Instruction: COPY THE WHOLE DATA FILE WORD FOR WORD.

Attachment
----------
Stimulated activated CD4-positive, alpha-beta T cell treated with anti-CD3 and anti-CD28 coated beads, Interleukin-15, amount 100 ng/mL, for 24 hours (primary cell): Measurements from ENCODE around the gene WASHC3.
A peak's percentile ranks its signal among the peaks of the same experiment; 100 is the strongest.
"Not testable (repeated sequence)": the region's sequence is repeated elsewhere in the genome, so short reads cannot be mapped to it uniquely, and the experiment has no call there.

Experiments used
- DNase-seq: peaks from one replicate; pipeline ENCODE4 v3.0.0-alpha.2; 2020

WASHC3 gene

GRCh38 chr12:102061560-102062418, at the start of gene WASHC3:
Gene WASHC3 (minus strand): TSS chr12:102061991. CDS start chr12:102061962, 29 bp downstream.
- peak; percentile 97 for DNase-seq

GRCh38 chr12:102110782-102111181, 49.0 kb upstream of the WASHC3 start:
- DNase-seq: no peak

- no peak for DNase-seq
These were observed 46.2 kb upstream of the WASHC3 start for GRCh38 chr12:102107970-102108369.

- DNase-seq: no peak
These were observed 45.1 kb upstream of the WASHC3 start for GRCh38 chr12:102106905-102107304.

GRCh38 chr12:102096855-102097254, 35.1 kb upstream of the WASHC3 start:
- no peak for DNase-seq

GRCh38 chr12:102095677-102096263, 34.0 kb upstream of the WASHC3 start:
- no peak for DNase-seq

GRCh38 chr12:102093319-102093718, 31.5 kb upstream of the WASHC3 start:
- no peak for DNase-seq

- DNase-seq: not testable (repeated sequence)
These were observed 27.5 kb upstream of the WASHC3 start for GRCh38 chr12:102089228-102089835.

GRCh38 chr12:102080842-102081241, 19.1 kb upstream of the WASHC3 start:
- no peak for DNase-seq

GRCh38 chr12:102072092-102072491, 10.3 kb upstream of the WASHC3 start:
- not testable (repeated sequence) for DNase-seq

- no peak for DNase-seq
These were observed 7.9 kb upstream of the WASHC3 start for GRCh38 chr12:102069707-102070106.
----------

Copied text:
Stimulated activated CD4-positive, alpha-beta T cell treated with anti-CD3 and anti-CD28 coated beads, Interleukin-15, amount 100 ng/mL, for 24 hours (primary cell): Measurements from ENCODE around the gene WASHC3.
A peak's percentile ranks its signal among the peaks of the same experiment; 100 is the strongest.
"Not testable (repeated sequence)": the region's sequence is repeated elsewhere in the genome, so short reads cannot be mapped to it uniquely, and the experiment has no call there.

Experiments used
- DNase-seq: peaks from one replicate; pipeline ENCODE4 v3.0.0-alpha.2; 2020

WASHC3 gene

GRCh38 chr12:102061560-102062418, at the start of gene WASHC3:
Gene WASHC3 (minus strand): TSS chr12:102061991. CDS start chr12:102061962, 29 bp downstream.
- peak; percentile 97 for DNase-seq

GRCh38 chr12:102110782-102111181, 49.0 kb upstream of the WASHC3 start:
- DNase-seq: no peak

- no peak for DNase-seq
These were observed 46.2 kb upstream of the WASHC3 start for GRCh38 chr12:102107970-102108369.

- DNase-seq: no peak
These were observed 45.1 kb upstream of the WASHC3 start for GRCh38 chr12:102106905-102107304.

GRCh38 chr12:102096855-102097254, 35.1 kb upstream of the WASHC3 start:
- no peak for DNase-seq

GRCh38 chr12:102095677-102096263, 34.0 kb upstream of the WASHC3 start:
- no peak for DNase-seq

GRCh38 chr12:102093319-102093718, 31.5 kb upstream of the WASHC3 start:
- no peak for DNase-seq

- DNase-seq: not testable (repeated sequence)
These were observed 27.5 kb upstream of the WASHC3 start for GRCh38 chr12:102089228-102089835.

GRCh38 chr12:102080842-102081241, 19.1 kb upstream of the WASHC3 start:
- no peak for DNase-seq

GRCh38 chr12:102072092-102072491, 10.3 kb upstream of the WASHC3 start:
- not testable (repeated sequence) for DNase-seq

- no peak for DNase-seq
These were observed 7.9 kb upstream of the WASHC3 start for GRCh38 chr12:102069707-102070106.